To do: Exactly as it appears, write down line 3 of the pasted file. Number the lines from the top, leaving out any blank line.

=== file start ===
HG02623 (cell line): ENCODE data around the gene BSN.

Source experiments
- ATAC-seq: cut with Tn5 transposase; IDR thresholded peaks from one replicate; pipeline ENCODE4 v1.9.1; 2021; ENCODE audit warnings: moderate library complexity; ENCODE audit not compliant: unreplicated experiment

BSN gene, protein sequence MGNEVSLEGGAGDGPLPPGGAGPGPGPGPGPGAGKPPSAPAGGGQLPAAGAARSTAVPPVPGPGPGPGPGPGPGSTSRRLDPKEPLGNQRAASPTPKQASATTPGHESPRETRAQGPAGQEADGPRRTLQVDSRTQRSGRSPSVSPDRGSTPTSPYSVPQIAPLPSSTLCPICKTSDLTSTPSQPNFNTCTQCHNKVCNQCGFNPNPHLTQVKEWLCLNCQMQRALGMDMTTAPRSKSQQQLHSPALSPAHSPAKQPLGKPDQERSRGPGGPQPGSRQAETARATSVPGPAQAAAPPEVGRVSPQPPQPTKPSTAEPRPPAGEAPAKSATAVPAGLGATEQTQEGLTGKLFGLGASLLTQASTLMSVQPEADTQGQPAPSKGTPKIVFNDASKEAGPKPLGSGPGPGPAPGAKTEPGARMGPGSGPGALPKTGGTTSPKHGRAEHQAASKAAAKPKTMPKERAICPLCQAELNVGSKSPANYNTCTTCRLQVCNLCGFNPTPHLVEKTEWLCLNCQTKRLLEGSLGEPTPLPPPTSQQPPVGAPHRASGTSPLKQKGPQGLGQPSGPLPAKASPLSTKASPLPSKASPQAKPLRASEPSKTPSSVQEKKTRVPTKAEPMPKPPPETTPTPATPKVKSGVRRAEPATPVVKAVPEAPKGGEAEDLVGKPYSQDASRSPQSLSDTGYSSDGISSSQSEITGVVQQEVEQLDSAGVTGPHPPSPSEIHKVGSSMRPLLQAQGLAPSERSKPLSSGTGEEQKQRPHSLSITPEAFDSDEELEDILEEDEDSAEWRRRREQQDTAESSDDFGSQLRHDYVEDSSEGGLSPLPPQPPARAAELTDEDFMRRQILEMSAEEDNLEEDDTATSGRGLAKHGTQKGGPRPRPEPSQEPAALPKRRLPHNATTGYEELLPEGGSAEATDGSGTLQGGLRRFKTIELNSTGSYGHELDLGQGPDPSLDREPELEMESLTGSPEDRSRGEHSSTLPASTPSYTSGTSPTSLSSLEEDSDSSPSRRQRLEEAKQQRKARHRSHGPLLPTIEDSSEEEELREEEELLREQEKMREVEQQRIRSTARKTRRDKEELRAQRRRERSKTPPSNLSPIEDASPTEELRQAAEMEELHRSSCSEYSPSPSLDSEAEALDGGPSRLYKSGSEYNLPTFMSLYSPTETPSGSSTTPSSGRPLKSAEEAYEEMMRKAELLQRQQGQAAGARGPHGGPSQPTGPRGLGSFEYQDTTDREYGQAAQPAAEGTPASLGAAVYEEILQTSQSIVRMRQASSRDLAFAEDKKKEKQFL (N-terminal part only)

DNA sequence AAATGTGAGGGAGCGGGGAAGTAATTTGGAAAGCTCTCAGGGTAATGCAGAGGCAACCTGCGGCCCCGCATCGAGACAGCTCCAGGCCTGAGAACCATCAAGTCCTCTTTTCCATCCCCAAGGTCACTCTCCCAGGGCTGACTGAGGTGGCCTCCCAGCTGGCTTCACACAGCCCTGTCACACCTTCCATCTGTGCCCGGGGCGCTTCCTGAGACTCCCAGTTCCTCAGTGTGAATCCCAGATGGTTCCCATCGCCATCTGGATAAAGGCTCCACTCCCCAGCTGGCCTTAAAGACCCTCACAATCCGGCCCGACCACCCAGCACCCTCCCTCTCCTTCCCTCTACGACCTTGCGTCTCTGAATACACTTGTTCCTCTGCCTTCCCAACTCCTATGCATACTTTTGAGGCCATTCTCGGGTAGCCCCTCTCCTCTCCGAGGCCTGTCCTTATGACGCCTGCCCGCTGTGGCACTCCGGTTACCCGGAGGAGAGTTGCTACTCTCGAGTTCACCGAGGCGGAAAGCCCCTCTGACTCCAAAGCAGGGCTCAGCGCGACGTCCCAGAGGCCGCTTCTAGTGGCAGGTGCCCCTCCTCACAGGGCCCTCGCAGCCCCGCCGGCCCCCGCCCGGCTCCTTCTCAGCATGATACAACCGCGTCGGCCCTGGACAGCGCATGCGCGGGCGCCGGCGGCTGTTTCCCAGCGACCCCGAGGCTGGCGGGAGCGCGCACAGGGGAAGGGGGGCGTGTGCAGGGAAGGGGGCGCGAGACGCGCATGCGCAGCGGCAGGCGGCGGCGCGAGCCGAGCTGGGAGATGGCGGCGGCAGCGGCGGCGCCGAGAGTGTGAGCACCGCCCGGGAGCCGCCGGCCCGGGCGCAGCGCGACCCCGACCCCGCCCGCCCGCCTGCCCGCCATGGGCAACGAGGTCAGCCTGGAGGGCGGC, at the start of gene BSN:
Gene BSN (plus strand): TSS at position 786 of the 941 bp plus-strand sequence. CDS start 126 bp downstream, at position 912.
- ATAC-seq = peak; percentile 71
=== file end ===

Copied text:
- ATAC-seq: cut with Tn5 transposase; IDR thresholded peaks from one replicate; pipeline ENCODE4 v1.9.1; 2021; ENCODE audit warnings: moderate library complexity; ENCODE audit not compliant: unreplicated experiment